The week started off with this fast and simple Beef and Broccoli, thanks to Conor over at One Man’s Meat. This is a favourite of both my girls when we do take out. His recipe is actually called Easy Oriental part 8 – Take out the take-out with Beef and Broccoli. And Conor delivered. Served with fragrant Jasmine rice, it was easy indeed and oh-so-better than take-out any day!


The next evening featured Caramelized Onion Herbed Chicken from Bam’s Kitchen. I have to admit, Bam had me at caramelized onion! Served alongside some mashed potatoes, this chicken was tender, juicy, delicious, and so simple! How good does that look? And it tastes even better!

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Hump Day was a real bummer. Being out and about most of the day, I came home with a chill I just couldn’t shake. A lie down under a warm and cozy blanket didn’t do it. So I turned to Sandra, over at Please Pass the Recipe, and her Cheesey Cauliflower Soup.  Served with broiled baguette slices topped with sharp cheddar, this flavourful soup was cheesy, velvety, comforting! Oh, that did the trick all right. All warmed up after that yumminess!

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On the menu for last night’s dinner was Spezzatino di manzo alla birra, pere e mostarda. Oh all right! I’ll give you the English version, although I think it sounds fabulous in Italian. Beef stew with beer, pears and mustard. You will even find the French version of Margherita’s stew over at La petite casserole. I used that gorgeously black Guinness beer for this stew. Served with smashed red and yellow baby potatoes with a little butter, this out-of-this world stew was fantastic! Oh-so-flavoursome and just perfect!



So, thank you my friends for helping me feed my family in a proper manner. And now you must be wondering what I’ve got planned for dinner on this final day of a most difficult week? Why, left-overs of course. After all, it’s Friday! Have yourselves a wonderful weekend!

My Dad’s Risotto con Porcini


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Having been pretty much raised by my dad, most of what I know about Neopolitan food comes from him. My mom passed away when I was 8 years old, which left my father to raise 3 children on his own. Having lived most of his life being cared for by either his own mother or his wife, he suddenly found himself on the other side of the table. Not knowing much about cooking, he had no choice but to jump in blindly and make sure we were fed. And fed we were!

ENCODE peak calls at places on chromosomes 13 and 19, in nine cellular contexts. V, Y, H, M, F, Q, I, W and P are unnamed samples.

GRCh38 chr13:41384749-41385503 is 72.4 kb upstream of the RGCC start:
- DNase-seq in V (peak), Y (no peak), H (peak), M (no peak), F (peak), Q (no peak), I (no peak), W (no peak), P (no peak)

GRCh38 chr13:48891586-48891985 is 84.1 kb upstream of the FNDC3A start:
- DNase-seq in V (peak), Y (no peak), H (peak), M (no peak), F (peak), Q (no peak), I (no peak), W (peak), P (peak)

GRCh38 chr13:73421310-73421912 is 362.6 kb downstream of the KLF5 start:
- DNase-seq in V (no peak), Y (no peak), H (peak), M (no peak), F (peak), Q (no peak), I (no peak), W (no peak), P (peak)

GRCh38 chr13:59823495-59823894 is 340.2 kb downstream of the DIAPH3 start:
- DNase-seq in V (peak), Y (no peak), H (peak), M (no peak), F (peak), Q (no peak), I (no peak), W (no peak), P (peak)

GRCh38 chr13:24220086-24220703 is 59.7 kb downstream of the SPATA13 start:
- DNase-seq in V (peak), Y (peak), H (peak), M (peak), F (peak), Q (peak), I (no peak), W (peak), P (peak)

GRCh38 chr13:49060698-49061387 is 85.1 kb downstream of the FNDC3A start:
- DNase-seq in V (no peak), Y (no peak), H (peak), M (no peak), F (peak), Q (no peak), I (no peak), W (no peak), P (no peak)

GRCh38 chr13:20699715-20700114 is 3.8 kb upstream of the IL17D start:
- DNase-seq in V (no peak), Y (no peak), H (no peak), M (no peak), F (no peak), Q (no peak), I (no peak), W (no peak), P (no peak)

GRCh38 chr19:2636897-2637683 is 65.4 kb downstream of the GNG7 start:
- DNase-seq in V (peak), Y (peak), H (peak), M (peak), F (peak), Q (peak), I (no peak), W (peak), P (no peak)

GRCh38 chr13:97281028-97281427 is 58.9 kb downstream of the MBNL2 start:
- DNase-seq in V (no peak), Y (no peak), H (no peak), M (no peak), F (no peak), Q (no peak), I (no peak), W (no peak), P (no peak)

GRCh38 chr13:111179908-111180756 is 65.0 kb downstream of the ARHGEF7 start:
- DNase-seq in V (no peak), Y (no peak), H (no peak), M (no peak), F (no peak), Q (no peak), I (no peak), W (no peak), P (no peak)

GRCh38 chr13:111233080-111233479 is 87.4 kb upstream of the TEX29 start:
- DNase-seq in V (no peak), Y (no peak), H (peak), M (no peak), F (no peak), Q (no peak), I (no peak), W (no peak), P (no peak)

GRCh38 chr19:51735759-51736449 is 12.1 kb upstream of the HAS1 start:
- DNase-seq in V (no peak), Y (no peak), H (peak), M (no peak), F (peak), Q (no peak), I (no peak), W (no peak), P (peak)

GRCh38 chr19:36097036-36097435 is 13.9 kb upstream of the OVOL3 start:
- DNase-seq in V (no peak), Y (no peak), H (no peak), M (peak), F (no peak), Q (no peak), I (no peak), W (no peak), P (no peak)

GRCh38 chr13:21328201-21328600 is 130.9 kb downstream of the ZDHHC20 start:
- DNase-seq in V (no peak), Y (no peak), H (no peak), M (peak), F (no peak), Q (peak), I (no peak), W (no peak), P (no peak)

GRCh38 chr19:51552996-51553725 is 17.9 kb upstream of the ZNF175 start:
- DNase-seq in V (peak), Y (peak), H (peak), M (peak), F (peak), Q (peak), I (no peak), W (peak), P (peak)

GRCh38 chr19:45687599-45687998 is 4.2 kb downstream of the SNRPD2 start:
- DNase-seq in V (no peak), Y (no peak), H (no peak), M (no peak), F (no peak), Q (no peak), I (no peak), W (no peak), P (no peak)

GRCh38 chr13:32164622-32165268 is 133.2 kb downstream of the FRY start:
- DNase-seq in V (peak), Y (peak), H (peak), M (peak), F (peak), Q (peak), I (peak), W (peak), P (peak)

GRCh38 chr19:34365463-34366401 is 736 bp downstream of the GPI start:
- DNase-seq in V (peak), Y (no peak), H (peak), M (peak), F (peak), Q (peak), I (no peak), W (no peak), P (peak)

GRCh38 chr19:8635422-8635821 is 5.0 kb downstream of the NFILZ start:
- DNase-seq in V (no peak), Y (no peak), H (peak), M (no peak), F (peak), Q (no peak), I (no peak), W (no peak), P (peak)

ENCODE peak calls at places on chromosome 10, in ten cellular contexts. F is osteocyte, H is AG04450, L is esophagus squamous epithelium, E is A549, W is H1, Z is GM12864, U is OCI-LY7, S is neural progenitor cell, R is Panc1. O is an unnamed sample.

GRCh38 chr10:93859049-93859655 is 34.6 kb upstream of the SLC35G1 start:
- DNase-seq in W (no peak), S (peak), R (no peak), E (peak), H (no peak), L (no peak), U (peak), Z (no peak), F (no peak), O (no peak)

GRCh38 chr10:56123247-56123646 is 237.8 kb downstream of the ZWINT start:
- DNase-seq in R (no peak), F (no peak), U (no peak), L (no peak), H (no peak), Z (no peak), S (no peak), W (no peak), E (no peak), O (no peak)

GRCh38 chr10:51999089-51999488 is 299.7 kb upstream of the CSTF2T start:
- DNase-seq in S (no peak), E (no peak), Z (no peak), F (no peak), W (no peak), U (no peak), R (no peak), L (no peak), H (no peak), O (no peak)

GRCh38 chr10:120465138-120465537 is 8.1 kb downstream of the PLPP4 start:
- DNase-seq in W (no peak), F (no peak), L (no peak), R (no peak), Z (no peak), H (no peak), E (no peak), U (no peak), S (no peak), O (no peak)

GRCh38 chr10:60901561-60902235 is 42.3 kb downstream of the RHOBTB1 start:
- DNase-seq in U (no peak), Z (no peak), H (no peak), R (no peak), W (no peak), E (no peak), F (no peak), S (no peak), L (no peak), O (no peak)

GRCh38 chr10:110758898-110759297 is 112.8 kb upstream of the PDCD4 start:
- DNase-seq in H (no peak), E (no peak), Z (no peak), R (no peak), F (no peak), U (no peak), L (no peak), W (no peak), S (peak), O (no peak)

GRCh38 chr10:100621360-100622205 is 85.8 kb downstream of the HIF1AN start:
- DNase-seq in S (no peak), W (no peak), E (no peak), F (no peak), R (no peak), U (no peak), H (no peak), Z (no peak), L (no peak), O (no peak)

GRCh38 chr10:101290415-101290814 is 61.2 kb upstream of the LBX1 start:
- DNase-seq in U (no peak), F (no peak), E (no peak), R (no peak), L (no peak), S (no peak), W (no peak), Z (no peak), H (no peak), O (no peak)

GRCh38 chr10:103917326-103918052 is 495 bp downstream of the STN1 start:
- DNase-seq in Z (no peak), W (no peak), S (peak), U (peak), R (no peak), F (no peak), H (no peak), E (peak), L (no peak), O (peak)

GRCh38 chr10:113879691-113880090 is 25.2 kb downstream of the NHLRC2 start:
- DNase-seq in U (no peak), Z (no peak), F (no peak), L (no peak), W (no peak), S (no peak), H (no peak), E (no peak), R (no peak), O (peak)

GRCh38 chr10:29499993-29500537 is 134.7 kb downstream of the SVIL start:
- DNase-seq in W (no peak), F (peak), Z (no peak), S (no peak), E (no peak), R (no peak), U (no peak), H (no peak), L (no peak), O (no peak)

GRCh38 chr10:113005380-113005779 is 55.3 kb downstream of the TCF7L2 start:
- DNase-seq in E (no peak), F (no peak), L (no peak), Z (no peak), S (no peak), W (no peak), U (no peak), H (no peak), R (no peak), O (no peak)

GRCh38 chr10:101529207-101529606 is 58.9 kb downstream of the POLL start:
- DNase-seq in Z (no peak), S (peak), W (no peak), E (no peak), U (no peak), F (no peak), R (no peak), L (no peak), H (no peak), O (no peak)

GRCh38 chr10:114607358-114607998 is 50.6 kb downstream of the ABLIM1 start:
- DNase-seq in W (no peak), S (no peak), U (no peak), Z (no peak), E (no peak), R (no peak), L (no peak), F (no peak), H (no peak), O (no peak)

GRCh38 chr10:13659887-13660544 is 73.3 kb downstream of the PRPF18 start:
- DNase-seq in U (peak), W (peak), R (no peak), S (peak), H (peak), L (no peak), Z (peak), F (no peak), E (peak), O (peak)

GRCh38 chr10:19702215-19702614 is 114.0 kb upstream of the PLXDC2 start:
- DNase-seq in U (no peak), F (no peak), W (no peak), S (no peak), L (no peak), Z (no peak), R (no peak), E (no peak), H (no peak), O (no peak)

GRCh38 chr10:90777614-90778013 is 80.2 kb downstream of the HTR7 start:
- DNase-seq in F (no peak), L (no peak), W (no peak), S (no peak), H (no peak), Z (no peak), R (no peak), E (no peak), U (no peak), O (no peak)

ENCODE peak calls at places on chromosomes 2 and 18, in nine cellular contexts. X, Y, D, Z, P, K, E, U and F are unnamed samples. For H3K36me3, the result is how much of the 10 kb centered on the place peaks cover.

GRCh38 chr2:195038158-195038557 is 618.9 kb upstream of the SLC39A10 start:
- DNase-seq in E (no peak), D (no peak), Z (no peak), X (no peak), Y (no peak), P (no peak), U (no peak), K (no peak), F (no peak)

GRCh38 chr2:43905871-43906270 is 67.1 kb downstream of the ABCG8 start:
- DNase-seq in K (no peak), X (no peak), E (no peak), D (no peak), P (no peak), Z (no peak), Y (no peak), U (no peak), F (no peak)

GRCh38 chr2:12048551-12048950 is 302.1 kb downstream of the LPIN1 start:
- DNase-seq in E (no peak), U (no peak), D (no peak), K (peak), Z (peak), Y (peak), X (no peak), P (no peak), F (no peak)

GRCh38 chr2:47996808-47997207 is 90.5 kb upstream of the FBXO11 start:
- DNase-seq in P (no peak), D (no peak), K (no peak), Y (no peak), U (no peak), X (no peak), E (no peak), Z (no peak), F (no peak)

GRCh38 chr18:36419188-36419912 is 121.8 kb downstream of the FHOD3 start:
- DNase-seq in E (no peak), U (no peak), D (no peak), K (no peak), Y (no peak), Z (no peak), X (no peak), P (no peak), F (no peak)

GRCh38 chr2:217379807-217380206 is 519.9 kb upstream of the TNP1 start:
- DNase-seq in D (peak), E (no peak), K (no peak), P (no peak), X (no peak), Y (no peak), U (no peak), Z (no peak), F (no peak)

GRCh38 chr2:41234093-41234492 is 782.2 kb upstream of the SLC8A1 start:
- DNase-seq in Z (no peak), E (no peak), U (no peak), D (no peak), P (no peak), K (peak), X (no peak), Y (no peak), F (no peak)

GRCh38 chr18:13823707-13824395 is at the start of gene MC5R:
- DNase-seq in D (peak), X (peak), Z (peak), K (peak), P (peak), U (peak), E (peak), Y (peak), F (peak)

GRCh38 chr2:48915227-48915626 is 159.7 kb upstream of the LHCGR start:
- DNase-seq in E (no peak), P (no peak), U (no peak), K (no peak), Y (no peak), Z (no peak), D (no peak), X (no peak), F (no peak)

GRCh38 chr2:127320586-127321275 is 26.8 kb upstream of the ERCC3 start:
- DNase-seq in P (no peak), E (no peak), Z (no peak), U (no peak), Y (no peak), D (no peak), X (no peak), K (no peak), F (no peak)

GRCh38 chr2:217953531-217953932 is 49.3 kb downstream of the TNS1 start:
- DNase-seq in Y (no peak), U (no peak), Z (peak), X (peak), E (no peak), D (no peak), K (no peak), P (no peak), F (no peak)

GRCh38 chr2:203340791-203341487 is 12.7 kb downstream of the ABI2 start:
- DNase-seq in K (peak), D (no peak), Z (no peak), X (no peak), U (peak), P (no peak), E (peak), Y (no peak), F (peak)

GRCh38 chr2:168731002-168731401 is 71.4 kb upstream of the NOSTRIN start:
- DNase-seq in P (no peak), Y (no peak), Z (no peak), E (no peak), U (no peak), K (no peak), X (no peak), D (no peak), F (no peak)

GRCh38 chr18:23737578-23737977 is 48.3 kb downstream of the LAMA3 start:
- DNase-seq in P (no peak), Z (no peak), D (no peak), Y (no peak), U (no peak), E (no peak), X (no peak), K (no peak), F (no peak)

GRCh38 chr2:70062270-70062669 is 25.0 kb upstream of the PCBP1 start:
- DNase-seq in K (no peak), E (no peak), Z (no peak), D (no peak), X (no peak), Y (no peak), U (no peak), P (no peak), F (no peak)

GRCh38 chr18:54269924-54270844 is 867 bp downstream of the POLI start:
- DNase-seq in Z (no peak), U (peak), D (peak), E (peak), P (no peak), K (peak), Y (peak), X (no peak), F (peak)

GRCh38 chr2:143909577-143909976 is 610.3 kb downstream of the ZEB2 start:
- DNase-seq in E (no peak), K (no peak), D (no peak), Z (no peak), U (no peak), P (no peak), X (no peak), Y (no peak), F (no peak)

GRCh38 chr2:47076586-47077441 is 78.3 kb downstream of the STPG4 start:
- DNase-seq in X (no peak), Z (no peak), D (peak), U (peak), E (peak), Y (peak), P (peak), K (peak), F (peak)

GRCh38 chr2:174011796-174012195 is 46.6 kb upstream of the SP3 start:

He was an amazing cook. Truly. I can clearly remember his oh, so delicious stuffed peppers, which to this day I cannot seem to recreate. Perhaps I’m chasing a futile memory. And his lasagne. He would wake up early Sunday morning to make his tomato sauce. Then he would patiently roll tiny little meatballs to fill his lasagne with. Out of this world! I’m not sure how he managed to make such delicious food and I was too young to realize at the time what an undertaking this must have been for him. Fortunately, he was able to retire in his early 40′s to take care of me. I say fortunately, but it did come at a price. Having left Italy after World War II to work in the coal mines of Belgium, he was able to receive a substantial Belgian pension all because of his sick lungs.

One of my favourite dishes that my dad made was his Risotto con funghi Porcini. Porcini mushroom risotto. I’m not sure how he came to make such a delicious Northern Italian dish, but oh man it was good! So much so that I would request that dish as my birthday meal time and time again. It was the last birthday meal he made for me, when I was pregnant with my first, before he passed away. In my mind, I never imagined my dad not being there. I took it for granted that he would always make his risotto for me and therefore I never learned how he made it. Lucky for me though, my hubby did. Hubby would sit at the kitchen table and watch my father make his risotto. He watched and took notes of everything my dad did, timing his every move. And I am ever so thankful. It was hubby who took over with the making of this favourite dish of mine. There were many birthdays that I requested this dish and hubby came through every time. Funny thing is, I never made this dish myself. I can’t explain why. It’s my comfort dish. And I think it was all the more comforting because it was made by my dad, and then my hubby. Last night, I finally came around and decided to have a go at it. And you wouldn’t believe what hubby said. “Wow! It’s better than the one I make. Your dad would be really proud!”.

My Dad’s Risotto con Porcini

4 or 5 tablespoons of extra virgin olive oil

1 yellow onion, minced

2 or 3 shallots, minced

Dry porcini mushrooms, a small handful

2 cups of Arborio, Carnaroli or Vialone Nano rice

½ cup or so of white wine

6 to 7 cups of chicken stock, warm

1 cup of grated Parmigiano Reggiano, maybe a little more

Salt & pepper to taste


A few notes on the ingredients. You can use frozen porcini if they’re available, although I found them to be nowhere as flavourful as the dried porcini. If you’re lucky enough to have fresh porcini where you live, by all means use them.


I mentioned 6 to 7 cups of warm chicken stock. Because I use the soaking water of the porcini mushrooms, which I encourage you to do seeing as all the mushroom flavour is in there, I really only needed about 6 cups of stock. My theory when it comes to cooking with wine: use one good enough that you would drink. Trust me when I say there’s nothing better than having a glass of wine while making this risotto as you pretty much need to hover over it and constantly be stirring. It’s really not that bad if you’re sipping a good wine! My dad made his own wine and therefore used his, which was a heavy-bodied wine. I use whatever white wine I have on-hand, which this time around happened to be a BC Chardonnay from the Okanagan Valley, Mission Hill.